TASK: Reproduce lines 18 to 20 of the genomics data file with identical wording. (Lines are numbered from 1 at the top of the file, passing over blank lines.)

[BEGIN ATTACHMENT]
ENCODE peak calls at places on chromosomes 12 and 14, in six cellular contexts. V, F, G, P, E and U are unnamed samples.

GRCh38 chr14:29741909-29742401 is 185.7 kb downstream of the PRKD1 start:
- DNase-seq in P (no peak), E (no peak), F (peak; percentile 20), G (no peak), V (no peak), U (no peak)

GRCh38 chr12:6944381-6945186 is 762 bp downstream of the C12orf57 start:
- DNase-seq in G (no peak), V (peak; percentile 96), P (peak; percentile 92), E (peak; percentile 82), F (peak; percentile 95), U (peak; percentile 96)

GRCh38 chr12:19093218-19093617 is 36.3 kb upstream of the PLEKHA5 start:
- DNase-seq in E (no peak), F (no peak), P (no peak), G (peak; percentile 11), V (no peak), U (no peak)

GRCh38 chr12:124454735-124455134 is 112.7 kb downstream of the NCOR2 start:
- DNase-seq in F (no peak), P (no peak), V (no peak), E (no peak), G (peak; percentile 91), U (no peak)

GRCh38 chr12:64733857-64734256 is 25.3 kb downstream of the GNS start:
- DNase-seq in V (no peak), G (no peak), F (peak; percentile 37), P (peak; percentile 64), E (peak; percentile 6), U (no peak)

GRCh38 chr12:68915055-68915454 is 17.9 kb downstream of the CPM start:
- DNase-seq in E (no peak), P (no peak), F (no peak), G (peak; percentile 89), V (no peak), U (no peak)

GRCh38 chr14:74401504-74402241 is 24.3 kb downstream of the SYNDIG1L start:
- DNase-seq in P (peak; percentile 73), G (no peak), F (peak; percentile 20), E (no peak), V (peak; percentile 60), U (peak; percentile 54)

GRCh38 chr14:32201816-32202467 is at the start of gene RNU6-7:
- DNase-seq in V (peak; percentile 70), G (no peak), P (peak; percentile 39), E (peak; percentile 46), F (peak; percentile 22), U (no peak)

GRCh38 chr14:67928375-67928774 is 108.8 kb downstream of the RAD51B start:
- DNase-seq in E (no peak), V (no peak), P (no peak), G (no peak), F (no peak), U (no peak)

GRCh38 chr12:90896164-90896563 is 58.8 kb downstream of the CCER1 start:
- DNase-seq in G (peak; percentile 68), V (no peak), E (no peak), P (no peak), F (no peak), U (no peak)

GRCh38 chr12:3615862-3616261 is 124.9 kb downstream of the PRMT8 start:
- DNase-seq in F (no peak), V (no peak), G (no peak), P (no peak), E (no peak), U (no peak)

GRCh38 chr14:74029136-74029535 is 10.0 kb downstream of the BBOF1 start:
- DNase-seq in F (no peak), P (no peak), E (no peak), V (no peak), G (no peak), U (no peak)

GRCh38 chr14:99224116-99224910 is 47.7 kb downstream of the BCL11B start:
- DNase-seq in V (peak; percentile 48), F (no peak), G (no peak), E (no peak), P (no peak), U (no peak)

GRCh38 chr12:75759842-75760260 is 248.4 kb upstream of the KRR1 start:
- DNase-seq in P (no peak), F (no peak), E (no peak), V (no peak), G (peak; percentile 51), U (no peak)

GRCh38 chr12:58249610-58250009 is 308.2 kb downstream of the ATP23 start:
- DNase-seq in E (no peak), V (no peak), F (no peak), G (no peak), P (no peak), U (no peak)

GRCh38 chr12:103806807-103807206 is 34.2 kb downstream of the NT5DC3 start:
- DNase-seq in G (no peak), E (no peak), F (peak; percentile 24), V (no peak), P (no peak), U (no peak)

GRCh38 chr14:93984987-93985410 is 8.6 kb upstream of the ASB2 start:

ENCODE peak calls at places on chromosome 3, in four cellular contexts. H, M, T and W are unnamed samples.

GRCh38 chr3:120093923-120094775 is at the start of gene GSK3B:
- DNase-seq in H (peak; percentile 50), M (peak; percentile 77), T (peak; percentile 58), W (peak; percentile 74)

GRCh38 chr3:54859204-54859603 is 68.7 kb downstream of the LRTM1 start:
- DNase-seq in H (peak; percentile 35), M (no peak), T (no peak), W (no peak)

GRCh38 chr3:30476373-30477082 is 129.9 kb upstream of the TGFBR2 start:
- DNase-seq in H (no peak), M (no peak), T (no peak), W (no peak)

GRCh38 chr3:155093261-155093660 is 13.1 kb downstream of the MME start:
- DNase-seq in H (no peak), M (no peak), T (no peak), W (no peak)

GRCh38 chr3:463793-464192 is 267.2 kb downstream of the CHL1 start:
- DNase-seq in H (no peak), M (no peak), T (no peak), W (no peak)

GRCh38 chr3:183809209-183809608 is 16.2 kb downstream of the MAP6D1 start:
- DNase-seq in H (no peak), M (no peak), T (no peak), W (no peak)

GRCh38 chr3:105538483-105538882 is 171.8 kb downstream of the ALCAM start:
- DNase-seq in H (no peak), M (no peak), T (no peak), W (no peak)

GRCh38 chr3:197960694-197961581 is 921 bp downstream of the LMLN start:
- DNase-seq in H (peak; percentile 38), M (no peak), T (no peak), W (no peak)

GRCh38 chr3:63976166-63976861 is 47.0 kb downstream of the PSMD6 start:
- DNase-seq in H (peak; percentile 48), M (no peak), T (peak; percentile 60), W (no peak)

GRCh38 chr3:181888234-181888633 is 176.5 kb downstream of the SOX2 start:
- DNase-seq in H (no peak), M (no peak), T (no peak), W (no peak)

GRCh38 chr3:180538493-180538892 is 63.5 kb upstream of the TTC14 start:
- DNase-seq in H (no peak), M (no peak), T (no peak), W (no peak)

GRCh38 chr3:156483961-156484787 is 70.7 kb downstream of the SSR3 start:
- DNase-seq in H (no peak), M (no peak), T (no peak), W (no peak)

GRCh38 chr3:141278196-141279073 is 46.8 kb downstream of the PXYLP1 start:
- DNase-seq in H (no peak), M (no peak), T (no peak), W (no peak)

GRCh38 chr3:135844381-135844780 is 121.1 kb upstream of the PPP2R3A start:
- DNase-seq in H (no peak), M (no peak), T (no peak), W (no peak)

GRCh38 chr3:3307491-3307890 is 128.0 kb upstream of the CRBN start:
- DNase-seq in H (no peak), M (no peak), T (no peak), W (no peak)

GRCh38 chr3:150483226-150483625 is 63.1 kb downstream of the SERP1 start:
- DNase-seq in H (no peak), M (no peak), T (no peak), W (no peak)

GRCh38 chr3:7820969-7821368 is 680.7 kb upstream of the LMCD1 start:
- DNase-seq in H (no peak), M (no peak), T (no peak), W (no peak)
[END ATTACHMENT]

GRCh38 chr14:67928375-67928774 is 108.8 kb downstream of the RAD51B start:
- DNase-seq in E (no peak), V (no peak), P (no peak), G (no peak), F (no peak), U (no peak)

GRCh38 chr12:90896164-90896563 is 58.8 kb downstream of the CCER1 start: